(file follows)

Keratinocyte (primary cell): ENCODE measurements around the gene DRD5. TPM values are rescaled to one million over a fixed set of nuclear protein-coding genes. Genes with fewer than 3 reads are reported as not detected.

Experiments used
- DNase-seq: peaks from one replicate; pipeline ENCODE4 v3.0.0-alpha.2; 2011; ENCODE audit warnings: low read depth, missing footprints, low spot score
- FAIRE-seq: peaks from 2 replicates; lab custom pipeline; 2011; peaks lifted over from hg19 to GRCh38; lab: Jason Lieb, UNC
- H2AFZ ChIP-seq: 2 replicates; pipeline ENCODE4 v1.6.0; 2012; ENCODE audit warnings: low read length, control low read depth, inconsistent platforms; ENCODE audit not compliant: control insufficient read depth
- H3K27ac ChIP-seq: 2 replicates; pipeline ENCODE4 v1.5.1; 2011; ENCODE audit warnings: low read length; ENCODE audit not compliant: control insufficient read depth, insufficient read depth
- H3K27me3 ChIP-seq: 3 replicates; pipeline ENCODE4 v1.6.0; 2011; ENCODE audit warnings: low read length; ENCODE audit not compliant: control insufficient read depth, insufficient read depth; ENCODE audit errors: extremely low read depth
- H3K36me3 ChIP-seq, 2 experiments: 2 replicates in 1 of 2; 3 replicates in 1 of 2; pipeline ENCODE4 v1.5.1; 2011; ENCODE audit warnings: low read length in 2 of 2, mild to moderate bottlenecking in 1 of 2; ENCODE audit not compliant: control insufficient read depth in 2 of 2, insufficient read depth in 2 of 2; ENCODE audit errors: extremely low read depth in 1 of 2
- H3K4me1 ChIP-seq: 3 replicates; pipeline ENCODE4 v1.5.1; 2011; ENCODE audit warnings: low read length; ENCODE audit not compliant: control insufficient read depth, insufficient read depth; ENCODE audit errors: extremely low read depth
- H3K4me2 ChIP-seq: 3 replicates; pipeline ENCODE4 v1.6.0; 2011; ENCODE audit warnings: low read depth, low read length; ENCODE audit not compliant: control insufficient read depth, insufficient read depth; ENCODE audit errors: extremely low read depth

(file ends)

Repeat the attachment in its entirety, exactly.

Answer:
Keratinocyte (primary cell): ENCODE measurements around the gene DRD5. TPM values are rescaled to one million over a fixed set of nuclear protein-coding genes. Genes with fewer than 3 reads are reported as not detected.

Experiments used
- DNase-seq: peaks from one replicate; pipeline ENCODE4 v3.0.0-alpha.2; 2011; ENCODE audit warnings: low read depth, missing footprints, low spot score
- FAIRE-seq: peaks from 2 replicates; lab custom pipeline; 2011; peaks lifted over from hg19 to GRCh38; lab: Jason Lieb, UNC
- H2AFZ ChIP-seq: 2 replicates; pipeline ENCODE4 v1.6.0; 2012; ENCODE audit warnings: low read length, control low read depth, inconsistent platforms; ENCODE audit not compliant: control insufficient read depth
- H3K27ac ChIP-seq: 2 replicates; pipeline ENCODE4 v1.5.1; 2011; ENCODE audit warnings: low read length; ENCODE audit not compliant: control insufficient read depth, insufficient read depth
- H3K27me3 ChIP-seq: 3 replicates; pipeline ENCODE4 v1.6.0; 2011; ENCODE audit warnings: low read length; ENCODE audit not compliant: control insufficient read depth, insufficient read depth; ENCODE audit errors: extremely low read depth
- H3K36me3 ChIP-seq, 2 experiments: 2 replicates in 1 of 2; 3 replicates in 1 of 2; pipeline ENCODE4 v1.5.1; 2011; ENCODE audit warnings: low read length in 2 of 2, mild to moderate bottlenecking in 1 of 2; ENCODE audit not compliant: control insufficient read depth in 2 of 2, insufficient read depth in 2 of 2; ENCODE audit errors: extremely low read depth in 1 of 2
- H3K4me1 ChIP-seq: 3 replicates; pipeline ENCODE4 v1.5.1; 2011; ENCODE audit warnings: low read length; ENCODE audit not compliant: control insufficient read depth, insufficient read depth; ENCODE audit errors: extremely low read depth
- H3K4me2 ChIP-seq: 3 replicates; pipeline ENCODE4 v1.6.0; 2011; ENCODE audit warnings: low read depth, low read length; ENCODE audit not compliant: control insufficient read depth, insufficient read depth; ENCODE audit errors: extremely low read depth